If there’s an overriding trend in the world of enterprise software lately, it’s democratization, as tools previously reserved for experts are put in the hands of average users. On Tuesday, Salesforce.com climbed on board with new software, training and support services that aim to help more users — not just professional developers — build applications for the Salesforce platform.
There aren’t enough trained developers to create apps for the business world, the company says, so it wants to help users in all parts of the organization make their own. More than 2.8 million developers have already built some 5.5 million apps based on the company’s customer relationship management software, it says, and at its TrailheaDX developer event in San Francisco, it made several announcements to expand that further.
The Summer ‘16 release of Salesforce’s Lightning development platform, for instance, includes more than 200 new features for both expert and nontechnical developers.
Lightning’s component-based architecture makes it easier to combine app elements using drag-and-drop software. Now, new Lightning LockerService, Lightning Inspector and Lightning CLI tools give professional developers broader capabilities for building custom components. Other tools make it easier for anyone, including “citizen developers,” to create apps without needing to know coding, by mixing and matching custom and standard components. Within Lightning App Builder, for example, users can create and edit Lightning Record Pages, customize Home Pages for different user profiles and assign filters to a report chart component using visual tools.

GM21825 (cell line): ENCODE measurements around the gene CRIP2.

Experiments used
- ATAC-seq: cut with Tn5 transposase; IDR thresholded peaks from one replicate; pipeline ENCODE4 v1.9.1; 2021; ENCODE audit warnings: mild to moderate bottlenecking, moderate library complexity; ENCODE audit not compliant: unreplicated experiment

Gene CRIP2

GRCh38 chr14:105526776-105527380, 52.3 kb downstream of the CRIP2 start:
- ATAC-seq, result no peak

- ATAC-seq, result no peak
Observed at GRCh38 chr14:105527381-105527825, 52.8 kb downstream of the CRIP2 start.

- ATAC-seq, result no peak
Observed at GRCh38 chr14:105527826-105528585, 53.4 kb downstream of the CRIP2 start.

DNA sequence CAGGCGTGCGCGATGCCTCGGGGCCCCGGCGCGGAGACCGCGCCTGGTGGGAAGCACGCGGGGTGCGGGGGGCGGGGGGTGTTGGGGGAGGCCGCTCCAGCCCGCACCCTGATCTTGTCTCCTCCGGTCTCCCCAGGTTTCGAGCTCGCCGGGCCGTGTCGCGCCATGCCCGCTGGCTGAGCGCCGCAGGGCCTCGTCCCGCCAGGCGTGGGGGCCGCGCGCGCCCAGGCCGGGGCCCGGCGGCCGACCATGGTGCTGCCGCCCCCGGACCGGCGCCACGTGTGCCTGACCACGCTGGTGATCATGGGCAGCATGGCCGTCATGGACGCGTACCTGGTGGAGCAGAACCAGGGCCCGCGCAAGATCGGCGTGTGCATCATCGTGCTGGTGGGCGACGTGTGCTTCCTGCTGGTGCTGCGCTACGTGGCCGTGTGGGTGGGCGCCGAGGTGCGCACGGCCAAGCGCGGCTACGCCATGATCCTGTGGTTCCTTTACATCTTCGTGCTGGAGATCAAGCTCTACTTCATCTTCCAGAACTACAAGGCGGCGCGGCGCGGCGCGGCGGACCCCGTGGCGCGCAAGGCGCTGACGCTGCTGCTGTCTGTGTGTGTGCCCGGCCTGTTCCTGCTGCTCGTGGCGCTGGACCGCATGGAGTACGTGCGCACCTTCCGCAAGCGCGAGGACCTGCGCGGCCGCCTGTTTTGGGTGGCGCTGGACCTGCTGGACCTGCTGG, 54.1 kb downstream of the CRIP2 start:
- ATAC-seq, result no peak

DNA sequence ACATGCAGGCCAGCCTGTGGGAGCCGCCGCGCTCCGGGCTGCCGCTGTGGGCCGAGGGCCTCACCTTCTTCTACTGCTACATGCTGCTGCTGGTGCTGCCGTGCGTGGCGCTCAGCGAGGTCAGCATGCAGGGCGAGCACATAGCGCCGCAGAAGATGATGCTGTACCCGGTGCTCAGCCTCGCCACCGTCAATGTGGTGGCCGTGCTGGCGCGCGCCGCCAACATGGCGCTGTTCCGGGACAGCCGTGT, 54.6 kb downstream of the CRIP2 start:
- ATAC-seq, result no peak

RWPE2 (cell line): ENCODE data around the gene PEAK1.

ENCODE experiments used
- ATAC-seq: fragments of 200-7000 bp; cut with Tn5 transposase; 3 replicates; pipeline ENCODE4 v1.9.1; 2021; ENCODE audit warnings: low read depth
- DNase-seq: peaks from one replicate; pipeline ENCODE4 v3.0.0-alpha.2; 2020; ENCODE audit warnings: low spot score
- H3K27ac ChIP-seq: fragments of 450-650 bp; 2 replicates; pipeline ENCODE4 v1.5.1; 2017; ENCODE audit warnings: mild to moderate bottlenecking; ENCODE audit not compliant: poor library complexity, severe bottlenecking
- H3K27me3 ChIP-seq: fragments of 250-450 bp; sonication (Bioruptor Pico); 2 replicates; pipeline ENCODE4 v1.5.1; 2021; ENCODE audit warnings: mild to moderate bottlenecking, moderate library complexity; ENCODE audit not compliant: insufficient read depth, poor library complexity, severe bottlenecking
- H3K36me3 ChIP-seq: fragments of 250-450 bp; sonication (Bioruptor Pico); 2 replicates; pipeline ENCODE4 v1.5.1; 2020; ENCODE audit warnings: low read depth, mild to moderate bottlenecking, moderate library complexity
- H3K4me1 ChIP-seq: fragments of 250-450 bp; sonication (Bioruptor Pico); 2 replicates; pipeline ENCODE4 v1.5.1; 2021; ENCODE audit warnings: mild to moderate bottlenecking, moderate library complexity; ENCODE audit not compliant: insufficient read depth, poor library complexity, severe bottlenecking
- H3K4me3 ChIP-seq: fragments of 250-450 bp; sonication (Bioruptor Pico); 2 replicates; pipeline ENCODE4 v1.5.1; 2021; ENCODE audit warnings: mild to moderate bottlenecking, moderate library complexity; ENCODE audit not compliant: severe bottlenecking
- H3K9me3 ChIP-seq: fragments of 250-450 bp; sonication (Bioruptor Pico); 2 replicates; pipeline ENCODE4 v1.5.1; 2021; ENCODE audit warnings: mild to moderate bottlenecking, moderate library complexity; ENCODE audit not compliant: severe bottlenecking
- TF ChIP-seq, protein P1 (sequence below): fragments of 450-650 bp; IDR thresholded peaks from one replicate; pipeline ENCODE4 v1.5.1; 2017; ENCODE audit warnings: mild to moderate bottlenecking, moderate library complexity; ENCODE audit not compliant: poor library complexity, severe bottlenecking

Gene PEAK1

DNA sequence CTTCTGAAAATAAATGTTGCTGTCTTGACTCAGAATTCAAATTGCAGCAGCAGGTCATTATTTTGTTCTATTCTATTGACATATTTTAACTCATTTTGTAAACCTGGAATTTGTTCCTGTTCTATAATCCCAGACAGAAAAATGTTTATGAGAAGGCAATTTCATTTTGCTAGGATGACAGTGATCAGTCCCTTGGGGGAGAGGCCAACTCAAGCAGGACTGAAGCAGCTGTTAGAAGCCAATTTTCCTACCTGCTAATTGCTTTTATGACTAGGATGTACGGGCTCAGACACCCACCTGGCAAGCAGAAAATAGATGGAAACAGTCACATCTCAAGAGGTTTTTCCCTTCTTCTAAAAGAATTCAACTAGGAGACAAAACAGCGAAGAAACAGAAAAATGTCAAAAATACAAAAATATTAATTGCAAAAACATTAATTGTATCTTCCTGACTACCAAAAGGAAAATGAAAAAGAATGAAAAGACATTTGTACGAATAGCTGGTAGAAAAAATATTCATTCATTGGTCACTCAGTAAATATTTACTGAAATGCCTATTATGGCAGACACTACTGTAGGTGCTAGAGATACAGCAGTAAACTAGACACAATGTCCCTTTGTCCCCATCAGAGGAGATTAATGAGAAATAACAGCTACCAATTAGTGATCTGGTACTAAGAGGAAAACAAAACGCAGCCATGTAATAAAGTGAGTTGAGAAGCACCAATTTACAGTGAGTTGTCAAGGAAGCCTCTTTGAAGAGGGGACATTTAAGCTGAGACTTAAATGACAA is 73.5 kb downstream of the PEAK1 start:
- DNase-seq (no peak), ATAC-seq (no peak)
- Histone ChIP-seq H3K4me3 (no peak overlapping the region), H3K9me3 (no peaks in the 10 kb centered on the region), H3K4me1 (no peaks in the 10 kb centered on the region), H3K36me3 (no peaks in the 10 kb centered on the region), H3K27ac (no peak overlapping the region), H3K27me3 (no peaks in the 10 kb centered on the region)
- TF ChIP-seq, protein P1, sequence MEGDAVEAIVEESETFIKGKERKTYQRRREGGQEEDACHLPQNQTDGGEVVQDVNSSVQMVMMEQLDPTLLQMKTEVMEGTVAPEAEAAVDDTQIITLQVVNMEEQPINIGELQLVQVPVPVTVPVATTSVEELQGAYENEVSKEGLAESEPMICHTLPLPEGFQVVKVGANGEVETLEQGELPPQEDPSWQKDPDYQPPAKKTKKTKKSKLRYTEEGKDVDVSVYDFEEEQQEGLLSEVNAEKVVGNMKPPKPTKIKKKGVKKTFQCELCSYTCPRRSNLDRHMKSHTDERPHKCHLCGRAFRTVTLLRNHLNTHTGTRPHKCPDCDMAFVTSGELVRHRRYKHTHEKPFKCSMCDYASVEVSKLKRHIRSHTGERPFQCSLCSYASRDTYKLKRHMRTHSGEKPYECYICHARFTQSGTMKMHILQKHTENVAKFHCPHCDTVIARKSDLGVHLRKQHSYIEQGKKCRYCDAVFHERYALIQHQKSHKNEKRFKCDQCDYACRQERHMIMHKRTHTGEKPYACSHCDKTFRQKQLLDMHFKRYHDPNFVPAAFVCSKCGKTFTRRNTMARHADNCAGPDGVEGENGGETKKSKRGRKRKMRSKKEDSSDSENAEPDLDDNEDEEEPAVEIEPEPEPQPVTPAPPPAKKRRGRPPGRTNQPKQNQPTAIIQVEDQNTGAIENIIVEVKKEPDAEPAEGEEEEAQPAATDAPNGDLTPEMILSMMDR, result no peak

In Salesforce’s free gaming-style online learning environment, called Trailhead, new “superbadges” aim to encourage users to learn more Salesforce skills. Superbadges are credentials that can be proudly displayed on a resume or on LinkedIn. They’re awarded for solving real-world business challenges such as scaling the infrastructure of a growing business or automating a sales process. Superbadges in Lightning Experience, Apex, Reports & Dashboards and Security are available now; others are on the way.
Aiming to nurture entrepreneurs who build on the Salesforce platform, the CRM company’s new ventures arm launched a $50 million investment fund for those who create Lightning apps and components for it. Similarly, a new incubator program focuses on early-stage companies that use Salesforce Lightning to create products. Due to open in the San Francisco Bay Area by year’s end, it will provide a physical space within Salesforce offices along with access to Salesforce technology and mentorship.